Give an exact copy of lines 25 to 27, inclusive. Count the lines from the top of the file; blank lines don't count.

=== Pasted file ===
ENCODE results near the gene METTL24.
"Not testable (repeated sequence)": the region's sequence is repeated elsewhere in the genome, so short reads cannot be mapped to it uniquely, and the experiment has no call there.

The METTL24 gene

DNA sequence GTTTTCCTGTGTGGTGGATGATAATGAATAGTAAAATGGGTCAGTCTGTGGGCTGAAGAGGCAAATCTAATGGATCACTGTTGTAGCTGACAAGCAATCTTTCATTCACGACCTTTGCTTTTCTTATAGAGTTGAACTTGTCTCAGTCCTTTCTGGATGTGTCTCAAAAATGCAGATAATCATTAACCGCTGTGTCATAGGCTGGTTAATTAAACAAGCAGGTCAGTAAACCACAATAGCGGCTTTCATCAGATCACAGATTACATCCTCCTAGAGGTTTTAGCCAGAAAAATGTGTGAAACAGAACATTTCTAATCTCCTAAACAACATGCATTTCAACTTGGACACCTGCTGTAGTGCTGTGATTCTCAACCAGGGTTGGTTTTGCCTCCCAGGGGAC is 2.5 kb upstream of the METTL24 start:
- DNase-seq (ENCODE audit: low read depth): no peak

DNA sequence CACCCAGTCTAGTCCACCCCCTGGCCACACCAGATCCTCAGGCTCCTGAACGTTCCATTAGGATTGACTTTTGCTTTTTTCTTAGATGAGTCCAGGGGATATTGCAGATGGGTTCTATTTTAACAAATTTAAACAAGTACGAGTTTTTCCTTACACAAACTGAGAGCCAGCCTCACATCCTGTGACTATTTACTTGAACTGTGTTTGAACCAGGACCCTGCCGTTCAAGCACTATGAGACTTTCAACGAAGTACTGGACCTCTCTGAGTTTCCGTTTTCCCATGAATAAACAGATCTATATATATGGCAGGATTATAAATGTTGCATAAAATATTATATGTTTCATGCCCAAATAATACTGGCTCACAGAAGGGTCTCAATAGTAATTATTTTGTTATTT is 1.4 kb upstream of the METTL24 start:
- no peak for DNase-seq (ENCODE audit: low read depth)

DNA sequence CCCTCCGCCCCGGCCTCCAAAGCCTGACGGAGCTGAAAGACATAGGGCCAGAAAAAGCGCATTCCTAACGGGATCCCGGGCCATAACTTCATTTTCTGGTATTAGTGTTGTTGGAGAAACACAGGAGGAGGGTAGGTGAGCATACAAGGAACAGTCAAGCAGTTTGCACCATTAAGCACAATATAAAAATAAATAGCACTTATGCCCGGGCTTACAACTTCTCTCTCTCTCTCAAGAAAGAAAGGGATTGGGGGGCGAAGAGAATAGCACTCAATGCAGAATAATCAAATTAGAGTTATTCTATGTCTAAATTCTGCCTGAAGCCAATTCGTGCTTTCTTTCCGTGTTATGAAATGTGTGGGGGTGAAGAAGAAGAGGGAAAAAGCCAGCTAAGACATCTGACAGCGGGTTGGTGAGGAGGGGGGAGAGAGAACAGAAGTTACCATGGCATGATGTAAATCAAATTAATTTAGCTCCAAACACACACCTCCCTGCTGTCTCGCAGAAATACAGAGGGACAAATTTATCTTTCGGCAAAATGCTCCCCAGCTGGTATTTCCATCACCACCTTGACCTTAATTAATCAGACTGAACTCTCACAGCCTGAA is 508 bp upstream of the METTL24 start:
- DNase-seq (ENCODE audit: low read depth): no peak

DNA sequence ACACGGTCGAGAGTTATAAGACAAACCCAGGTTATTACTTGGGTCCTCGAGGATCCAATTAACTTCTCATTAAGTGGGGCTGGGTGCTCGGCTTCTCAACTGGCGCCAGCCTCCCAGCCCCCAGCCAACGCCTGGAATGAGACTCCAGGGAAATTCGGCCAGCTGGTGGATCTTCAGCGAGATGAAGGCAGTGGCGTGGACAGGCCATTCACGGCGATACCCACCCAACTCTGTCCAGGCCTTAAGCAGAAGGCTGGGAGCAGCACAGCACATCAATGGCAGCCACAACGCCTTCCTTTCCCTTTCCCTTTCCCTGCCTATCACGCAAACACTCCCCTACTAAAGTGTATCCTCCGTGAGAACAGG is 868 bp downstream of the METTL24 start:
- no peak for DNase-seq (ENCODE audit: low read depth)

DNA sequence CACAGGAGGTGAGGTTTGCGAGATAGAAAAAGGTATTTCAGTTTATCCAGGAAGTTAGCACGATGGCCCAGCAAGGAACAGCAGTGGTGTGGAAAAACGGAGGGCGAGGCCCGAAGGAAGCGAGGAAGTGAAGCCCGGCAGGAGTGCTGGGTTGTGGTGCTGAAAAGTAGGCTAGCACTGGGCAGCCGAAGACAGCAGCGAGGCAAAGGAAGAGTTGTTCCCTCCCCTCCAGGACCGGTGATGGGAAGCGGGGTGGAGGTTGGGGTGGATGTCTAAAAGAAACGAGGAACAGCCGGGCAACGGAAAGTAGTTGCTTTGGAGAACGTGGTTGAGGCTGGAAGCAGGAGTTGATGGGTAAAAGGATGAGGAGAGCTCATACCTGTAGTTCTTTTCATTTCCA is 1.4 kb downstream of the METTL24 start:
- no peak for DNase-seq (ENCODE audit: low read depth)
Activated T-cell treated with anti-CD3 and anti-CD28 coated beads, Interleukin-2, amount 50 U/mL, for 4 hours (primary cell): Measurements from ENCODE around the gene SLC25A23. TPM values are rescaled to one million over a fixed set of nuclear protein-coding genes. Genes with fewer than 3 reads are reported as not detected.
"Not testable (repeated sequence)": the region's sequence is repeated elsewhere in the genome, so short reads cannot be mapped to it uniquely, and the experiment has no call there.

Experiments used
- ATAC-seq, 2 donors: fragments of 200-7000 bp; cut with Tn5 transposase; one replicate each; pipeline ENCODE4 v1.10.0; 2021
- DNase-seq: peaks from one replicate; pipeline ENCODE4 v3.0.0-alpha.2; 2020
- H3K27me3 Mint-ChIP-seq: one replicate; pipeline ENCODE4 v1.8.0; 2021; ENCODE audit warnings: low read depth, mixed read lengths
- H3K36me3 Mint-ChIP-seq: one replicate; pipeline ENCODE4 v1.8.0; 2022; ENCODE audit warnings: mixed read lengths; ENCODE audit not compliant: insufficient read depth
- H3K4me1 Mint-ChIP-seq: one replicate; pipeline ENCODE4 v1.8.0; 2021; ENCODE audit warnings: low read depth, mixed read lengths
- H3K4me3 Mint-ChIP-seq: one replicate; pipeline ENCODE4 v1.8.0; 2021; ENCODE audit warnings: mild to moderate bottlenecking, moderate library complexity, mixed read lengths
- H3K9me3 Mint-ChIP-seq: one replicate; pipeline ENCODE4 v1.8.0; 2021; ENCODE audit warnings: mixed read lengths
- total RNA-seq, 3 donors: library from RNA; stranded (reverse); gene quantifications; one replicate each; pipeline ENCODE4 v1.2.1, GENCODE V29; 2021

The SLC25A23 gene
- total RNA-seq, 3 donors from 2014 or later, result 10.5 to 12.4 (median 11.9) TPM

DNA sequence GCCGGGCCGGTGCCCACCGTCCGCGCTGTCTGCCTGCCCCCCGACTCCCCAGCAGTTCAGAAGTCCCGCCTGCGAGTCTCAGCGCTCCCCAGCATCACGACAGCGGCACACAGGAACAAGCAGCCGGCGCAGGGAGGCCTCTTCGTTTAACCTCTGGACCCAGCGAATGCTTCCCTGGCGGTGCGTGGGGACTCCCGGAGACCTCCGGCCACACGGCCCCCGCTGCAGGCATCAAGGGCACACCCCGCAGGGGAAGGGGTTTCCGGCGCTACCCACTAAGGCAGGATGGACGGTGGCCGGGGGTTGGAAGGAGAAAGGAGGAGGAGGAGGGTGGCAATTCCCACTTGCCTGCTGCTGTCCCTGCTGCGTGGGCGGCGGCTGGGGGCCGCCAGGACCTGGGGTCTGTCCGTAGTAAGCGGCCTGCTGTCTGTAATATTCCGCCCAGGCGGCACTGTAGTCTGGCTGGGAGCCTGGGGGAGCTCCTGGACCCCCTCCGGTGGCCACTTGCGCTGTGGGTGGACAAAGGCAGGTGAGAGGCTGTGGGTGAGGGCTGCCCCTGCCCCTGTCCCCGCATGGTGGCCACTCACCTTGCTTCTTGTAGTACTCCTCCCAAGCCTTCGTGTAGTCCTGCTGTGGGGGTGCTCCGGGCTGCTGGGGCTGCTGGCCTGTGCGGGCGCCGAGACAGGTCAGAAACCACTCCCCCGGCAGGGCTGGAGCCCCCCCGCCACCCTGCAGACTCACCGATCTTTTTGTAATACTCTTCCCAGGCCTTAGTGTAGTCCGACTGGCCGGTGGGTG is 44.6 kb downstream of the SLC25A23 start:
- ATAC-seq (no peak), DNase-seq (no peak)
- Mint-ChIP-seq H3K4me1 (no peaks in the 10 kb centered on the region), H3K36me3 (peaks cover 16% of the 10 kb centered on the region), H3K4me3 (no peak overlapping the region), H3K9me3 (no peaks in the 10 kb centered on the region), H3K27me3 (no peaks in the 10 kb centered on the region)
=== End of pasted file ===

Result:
The SLC25A23 gene
- total RNA-seq, 3 donors from 2014 or later, result 10.5 to 12.4 (median 11.9) TPM

DNA sequence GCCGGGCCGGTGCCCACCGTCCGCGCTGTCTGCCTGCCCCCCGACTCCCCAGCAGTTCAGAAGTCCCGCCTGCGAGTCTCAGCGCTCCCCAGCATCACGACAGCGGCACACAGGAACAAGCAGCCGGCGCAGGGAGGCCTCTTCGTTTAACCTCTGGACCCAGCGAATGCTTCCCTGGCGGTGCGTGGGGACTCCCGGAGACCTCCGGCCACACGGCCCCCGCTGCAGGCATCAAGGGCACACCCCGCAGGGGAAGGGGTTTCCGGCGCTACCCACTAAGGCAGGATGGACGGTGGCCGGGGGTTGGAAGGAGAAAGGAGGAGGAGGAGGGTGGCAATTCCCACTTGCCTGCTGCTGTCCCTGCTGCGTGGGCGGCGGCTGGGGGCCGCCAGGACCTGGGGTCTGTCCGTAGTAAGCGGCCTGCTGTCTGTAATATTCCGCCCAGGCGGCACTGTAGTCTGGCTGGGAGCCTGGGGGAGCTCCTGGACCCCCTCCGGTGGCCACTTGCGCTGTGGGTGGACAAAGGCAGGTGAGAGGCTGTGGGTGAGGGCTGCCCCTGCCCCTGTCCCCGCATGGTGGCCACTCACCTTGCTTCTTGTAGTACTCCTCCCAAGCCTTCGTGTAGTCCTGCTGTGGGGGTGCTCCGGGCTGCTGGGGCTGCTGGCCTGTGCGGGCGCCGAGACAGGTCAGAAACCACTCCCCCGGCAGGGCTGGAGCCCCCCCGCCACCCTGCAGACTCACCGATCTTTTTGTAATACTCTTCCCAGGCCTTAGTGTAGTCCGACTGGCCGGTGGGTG is 44.6 kb downstream of the SLC25A23 start: